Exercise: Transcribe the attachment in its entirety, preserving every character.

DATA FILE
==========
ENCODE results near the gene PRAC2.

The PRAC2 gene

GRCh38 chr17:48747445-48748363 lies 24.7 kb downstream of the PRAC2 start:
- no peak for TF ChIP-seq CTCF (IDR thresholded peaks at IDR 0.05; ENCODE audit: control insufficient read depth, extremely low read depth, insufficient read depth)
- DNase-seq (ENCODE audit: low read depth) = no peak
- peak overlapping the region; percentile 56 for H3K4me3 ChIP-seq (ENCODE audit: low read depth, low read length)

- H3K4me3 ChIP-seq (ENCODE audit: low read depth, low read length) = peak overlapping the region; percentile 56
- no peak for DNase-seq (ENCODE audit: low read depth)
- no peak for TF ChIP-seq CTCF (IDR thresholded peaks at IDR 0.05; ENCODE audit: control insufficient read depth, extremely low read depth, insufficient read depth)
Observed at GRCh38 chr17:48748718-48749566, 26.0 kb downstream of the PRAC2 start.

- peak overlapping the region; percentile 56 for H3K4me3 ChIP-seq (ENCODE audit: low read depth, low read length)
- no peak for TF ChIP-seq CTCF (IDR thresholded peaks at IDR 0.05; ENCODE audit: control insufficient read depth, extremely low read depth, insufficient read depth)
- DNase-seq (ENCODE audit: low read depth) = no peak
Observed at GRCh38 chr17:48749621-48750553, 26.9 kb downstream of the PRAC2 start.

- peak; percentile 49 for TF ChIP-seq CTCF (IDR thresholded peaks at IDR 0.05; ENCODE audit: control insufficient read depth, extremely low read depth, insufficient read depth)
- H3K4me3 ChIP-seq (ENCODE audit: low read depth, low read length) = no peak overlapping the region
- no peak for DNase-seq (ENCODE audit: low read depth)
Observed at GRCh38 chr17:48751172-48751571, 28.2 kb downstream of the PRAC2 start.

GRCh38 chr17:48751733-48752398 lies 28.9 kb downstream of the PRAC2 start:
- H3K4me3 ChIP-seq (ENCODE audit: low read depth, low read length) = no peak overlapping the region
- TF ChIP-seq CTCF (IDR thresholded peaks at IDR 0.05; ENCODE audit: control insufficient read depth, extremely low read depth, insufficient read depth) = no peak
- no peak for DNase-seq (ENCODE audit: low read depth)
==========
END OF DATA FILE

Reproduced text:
ENCODE results near the gene PRAC2.

The PRAC2 gene

GRCh38 chr17:48747445-48748363 lies 24.7 kb downstream of the PRAC2 start:
- no peak for TF ChIP-seq CTCF (IDR thresholded peaks at IDR 0.05; ENCODE audit: control insufficient read depth, extremely low read depth, insufficient read depth)
- DNase-seq (ENCODE audit: low read depth) = no peak
- peak overlapping the region; percentile 56 for H3K4me3 ChIP-seq (ENCODE audit: low read depth, low read length)

- H3K4me3 ChIP-seq (ENCODE audit: low read depth, low read length) = peak overlapping the region; percentile 56
- no peak for DNase-seq (ENCODE audit: low read depth)
- no peak for TF ChIP-seq CTCF (IDR thresholded peaks at IDR 0.05; ENCODE audit: control insufficient read depth, extremely low read depth, insufficient read depth)
Observed at GRCh38 chr17:48748718-48749566, 26.0 kb downstream of the PRAC2 start.

- peak overlapping the region; percentile 56 for H3K4me3 ChIP-seq (ENCODE audit: low read depth, low read length)
- no peak for TF ChIP-seq CTCF (IDR thresholded peaks at IDR 0.05; ENCODE audit: control insufficient read depth, extremely low read depth, insufficient read depth)
- DNase-seq (ENCODE audit: low read depth) = no peak
Observed at GRCh38 chr17:48749621-48750553, 26.9 kb downstream of the PRAC2 start.

- peak; percentile 49 for TF ChIP-seq CTCF (IDR thresholded peaks at IDR 0.05; ENCODE audit: control insufficient read depth, extremely low read depth, insufficient read depth)
- H3K4me3 ChIP-seq (ENCODE audit: low read depth, low read length) = no peak overlapping the region
- no peak for DNase-seq (ENCODE audit: low read depth)
Observed at GRCh38 chr17:48751172-48751571, 28.2 kb downstream of the PRAC2 start.

GRCh38 chr17:48751733-48752398 lies 28.9 kb downstream of the PRAC2 start:
- H3K4me3 ChIP-seq (ENCODE audit: low read depth, low read length) = no peak overlapping the region
- TF ChIP-seq CTCF (IDR thresholded peaks at IDR 0.05; ENCODE audit: control insufficient read depth, extremely low read depth, insufficient read depth) = no peak
- no peak for DNase-seq (ENCODE audit: low read depth)